Suitably chastened by John for Going Gently, I'm finally getting round to another post. Nothing earth shattering has happened here - still no sign of anything approaching Summer, for starters. Have had a couple of lovely days out over the bank holidays, including a day at the Weald and Downland Museum. That dovetails into the most interesting thing that happened to me lately, bumping into the matinee idol of the historical scene, Peter Ginn (Tales from the Green Valley, Victorian/Edwardian & Wartime Farm) as I walked to the station after work. Having talked about my interest in Dig for Victory and Land Settlement, and my collection of books relating to the subject, then shared our mutual admiration for the butter made at Acton Scott, I asked him if any other projects were in the pipeline. Turns out the next series will cover one of my other favourite eras of history - medieval, with particular emphasis on the influence of monastic agricultural practices on the farming population as a whole. It was filmed at the Weald & Downland, and will probably be broadcast in October. Sod's law that last year we didn't venture down to Sussex due to not wanting to park in a quagmire - we could have seen the team in progress.
This past April, one of my absolute musical heroes died. Scott Miller is hardly known in this country. His first band, Game Theory, never played here, though I had the good fortune to be on holiday in Boston one year when they played there, and his second, The Loud Family, only managed one brief visit to the UK. Yet those who have heard him music are inclined to revere his - fantastic songwriter with a marvellous turn of phrase, musically or lyrically. After taking a decade out, he was planning to record a new Loud Family record this Summer, which makes the loss more keenly felt by those who knew him or his music.
I was lucky enough to interview Scott Miller on the only London date of the Loud Family tour, though the article was never published as the magazine it was for went bust shortly after. I hope I still have a typed copy of it stored away should anyone ever want to read my memoirs.
I've been recalling a few tales to the temp we've had at work for the past month. Whatever his work rate, it's been wonderful to be in the same office as someone who has heard of some of my favourite acts, let alone discovering on his last day that not only has he heard of The Soundtrack of Our Lives, but Mantra Slider is his favourite track. Then, when I was talking about how Golden Earring didn't just suddenly appear in the 70's, but had been part of a massive scene in the 60's, he piped up "Q65 were Dutch too, weren't they?" As you can imagine, my gob was well and truly smacked by that one.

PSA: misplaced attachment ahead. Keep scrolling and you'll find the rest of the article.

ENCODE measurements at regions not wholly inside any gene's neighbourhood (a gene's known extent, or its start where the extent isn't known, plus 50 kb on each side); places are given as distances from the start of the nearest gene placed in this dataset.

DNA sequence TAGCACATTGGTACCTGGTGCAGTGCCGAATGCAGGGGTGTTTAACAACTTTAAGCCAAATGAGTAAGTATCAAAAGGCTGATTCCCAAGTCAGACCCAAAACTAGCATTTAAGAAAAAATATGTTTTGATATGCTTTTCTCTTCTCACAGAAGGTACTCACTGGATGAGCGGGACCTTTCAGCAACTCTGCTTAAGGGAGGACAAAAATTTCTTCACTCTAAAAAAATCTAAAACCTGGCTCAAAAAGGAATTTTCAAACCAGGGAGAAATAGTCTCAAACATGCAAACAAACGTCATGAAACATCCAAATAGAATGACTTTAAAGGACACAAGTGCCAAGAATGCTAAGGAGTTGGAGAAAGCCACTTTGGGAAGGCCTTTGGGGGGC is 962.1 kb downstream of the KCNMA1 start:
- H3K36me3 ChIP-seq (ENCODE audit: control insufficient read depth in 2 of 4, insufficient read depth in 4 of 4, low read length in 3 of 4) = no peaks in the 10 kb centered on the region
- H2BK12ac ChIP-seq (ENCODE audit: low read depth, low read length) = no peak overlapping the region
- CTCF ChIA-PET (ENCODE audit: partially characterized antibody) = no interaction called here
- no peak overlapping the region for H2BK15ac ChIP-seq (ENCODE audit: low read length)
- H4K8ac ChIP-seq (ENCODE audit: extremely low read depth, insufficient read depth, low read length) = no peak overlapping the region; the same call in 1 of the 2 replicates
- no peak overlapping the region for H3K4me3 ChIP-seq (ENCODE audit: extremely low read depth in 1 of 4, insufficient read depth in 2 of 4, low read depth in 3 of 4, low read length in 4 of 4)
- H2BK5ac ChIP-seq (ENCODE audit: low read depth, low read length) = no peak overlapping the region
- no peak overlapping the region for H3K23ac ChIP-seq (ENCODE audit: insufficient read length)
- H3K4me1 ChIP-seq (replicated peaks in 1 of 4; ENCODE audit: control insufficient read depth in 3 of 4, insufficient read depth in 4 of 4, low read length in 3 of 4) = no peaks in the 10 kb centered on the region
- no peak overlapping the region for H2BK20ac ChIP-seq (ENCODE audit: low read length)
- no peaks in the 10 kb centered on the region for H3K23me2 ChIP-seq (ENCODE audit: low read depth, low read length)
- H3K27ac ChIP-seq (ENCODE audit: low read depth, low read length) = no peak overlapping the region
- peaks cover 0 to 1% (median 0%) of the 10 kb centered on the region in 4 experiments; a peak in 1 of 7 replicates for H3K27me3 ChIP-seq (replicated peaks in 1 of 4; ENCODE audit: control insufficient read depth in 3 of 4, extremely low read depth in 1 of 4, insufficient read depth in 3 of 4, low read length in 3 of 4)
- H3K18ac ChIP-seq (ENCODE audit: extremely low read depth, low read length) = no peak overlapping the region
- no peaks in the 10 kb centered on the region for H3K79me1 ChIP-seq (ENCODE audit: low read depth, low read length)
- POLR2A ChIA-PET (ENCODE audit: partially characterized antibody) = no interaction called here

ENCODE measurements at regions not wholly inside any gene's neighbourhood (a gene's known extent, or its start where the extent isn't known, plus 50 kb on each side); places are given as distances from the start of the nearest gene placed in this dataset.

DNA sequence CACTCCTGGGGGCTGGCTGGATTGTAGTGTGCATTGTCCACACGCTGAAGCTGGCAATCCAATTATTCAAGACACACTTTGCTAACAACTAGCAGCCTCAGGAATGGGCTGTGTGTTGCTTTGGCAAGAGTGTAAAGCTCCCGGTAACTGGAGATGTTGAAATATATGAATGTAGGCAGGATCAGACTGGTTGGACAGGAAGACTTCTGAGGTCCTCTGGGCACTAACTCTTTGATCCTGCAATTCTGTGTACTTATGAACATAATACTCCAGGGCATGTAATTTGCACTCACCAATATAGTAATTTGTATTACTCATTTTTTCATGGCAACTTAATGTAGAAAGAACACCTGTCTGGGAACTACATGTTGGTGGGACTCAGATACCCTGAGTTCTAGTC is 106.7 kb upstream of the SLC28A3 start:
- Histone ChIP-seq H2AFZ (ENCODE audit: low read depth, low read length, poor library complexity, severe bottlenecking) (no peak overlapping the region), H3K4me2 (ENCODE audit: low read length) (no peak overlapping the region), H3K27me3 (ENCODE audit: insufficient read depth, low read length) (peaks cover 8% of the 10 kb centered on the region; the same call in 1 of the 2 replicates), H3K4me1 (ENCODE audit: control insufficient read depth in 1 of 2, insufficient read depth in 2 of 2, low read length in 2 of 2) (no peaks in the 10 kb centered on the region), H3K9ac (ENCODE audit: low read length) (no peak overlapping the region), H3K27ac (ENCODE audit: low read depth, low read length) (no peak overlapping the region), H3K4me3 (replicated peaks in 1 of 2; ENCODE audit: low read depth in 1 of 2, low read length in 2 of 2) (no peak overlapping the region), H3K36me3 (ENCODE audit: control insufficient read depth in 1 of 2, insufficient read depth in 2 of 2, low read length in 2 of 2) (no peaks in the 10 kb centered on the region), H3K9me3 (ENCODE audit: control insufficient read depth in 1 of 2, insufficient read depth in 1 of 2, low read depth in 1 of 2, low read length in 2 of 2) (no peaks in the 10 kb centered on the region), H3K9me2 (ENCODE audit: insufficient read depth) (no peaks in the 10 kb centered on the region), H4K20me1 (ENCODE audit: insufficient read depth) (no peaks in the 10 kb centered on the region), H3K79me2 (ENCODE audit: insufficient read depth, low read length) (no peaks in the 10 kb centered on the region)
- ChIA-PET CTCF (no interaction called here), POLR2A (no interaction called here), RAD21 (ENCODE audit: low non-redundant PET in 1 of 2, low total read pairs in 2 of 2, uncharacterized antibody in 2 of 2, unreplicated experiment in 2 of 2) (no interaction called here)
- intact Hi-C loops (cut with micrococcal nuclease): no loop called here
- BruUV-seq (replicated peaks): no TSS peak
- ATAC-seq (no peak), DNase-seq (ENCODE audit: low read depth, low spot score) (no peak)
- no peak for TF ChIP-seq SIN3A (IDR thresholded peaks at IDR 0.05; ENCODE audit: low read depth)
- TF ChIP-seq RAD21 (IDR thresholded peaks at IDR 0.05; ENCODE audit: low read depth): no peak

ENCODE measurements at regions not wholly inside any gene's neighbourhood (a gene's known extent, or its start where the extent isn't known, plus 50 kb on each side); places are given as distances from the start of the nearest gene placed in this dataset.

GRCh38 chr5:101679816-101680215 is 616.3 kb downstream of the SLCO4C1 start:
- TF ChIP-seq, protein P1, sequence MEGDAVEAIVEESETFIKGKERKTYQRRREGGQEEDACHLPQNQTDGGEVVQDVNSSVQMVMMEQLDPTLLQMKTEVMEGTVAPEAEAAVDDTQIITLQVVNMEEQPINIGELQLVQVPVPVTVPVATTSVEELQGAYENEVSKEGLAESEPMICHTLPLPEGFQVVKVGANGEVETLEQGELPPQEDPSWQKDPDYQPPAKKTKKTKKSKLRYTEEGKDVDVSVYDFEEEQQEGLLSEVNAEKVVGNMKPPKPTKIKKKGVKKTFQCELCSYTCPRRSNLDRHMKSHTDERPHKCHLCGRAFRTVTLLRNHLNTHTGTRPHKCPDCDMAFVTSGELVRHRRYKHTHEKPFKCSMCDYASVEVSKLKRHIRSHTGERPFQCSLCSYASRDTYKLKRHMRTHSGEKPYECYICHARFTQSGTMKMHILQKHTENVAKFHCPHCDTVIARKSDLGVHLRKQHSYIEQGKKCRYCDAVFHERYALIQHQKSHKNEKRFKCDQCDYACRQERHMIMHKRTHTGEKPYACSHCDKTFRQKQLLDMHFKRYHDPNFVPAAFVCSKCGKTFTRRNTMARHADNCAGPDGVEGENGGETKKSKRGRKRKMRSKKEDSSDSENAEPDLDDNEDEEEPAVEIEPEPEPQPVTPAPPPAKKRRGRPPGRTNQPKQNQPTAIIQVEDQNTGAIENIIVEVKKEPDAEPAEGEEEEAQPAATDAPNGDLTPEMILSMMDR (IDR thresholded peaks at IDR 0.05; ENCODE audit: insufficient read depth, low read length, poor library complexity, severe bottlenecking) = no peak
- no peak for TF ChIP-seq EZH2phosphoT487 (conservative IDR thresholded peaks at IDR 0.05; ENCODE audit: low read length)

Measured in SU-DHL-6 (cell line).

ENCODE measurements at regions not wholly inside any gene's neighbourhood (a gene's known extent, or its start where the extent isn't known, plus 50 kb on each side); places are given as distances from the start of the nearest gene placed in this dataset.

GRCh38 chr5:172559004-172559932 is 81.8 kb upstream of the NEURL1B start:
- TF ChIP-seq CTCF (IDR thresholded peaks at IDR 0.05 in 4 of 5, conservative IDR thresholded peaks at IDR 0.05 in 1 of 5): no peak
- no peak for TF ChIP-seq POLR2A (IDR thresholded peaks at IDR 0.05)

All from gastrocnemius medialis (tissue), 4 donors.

So good luck William in your future postings, and hope you keep earning enough to subsidise your future musical endeavours.
One of the anecdotes I shared with him was my brief connection to the career of another music legend who died recently. Albeit a music legend whose fame came without uttering or playing a note.
My first job out of sixth form college in 1979 was with a small music management company. Somehow or other they had secured the rights to release the full recording of the original Radio series of The Hitchhikers Guide To The Galaxy on vinyl. This meant various meetings in the two room Covent Garden erie that served as an office, many with Douglas Adams, who at the time viewed publicity not as oxygen but as irritating at best, stifling at worst. Anyway, the series had a fanbase that included many notable people, including some at record sleeve designers Hipgnosis, who agreed to design the cover. As it was a double album, this meant a gatefold sleeve. So one day everyone gathered to discuss the final design for the sleeve. The front and back were sorted out, the inside of the gatefold gradually agreed upon, except for a blank space in the top left corner. Silence, pencil chewing and head scratching from all parties, then I innocently piped up that there should be some kind of representation of an entry in the actual book. This was siezed upon, and Adams scurried away to create an "entry". This was then delivered to me, and I was sent to a telex agency near Leicester Square (something I imagine has long ceased to exist) to type up snippets, and as a teaser for the album, send them to various music publications and other such companies. The printouts of these messages then had to be taken to the Hipgnosis office in Denmark Street for them to be pasted up onto the last remaining blank space of the artwork.
So there you have it. When Storm Thorgerson, designer of so many iconic record sleeves, ran out of ideas, who did he turn to? Me.